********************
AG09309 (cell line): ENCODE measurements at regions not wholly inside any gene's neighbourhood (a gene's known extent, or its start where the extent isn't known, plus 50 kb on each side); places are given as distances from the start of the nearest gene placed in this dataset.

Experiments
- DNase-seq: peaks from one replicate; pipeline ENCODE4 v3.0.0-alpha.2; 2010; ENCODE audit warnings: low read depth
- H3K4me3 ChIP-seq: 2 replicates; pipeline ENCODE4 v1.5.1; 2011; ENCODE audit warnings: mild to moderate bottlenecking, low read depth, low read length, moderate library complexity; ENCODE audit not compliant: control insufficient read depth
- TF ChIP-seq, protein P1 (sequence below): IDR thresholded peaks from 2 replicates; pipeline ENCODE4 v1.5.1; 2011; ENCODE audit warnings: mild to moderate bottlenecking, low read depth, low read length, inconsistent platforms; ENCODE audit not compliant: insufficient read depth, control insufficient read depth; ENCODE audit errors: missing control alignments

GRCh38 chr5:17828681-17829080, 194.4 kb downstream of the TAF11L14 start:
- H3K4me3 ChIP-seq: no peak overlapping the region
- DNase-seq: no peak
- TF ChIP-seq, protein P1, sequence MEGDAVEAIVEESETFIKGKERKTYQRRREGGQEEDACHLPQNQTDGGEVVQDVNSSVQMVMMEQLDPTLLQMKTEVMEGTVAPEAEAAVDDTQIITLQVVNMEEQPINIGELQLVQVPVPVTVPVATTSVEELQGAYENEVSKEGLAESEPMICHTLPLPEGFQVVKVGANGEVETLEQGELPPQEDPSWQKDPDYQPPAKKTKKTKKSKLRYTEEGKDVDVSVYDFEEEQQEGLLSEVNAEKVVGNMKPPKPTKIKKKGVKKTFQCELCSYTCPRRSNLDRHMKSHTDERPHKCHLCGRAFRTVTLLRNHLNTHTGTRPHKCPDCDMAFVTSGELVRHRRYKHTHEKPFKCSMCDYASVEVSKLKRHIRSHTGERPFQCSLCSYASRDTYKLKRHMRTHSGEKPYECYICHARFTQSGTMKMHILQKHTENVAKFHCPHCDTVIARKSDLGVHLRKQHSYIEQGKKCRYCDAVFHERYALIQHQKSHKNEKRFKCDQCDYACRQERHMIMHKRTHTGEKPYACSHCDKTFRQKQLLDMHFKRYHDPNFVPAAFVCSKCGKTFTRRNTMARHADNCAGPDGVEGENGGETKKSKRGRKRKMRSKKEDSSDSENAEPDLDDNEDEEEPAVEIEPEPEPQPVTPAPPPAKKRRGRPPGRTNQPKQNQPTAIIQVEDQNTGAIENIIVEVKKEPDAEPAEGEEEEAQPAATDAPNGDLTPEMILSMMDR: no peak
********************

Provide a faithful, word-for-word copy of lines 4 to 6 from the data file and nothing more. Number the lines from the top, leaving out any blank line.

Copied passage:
- H3K4me3 ChIP-seq: 2 replicates; pipeline ENCODE4 v1.5.1; 2011; ENCODE audit warnings: mild to moderate bottlenecking, low read depth, low read length, moderate library complexity; ENCODE audit not compliant: control insufficient read depth
- TF ChIP-seq, protein P1 (sequence below): IDR thresholded peaks from 2 replicates; pipeline ENCODE4 v1.5.1; 2011; ENCODE audit warnings: mild to moderate bottlenecking, low read depth, low read length, inconsistent platforms; ENCODE audit not compliant: insufficient read depth, control insufficient read depth; ENCODE audit errors: missing control alignments

GRCh38 chr5:17828681-17829080, 194.4 kb downstream of the TAF11L14 start: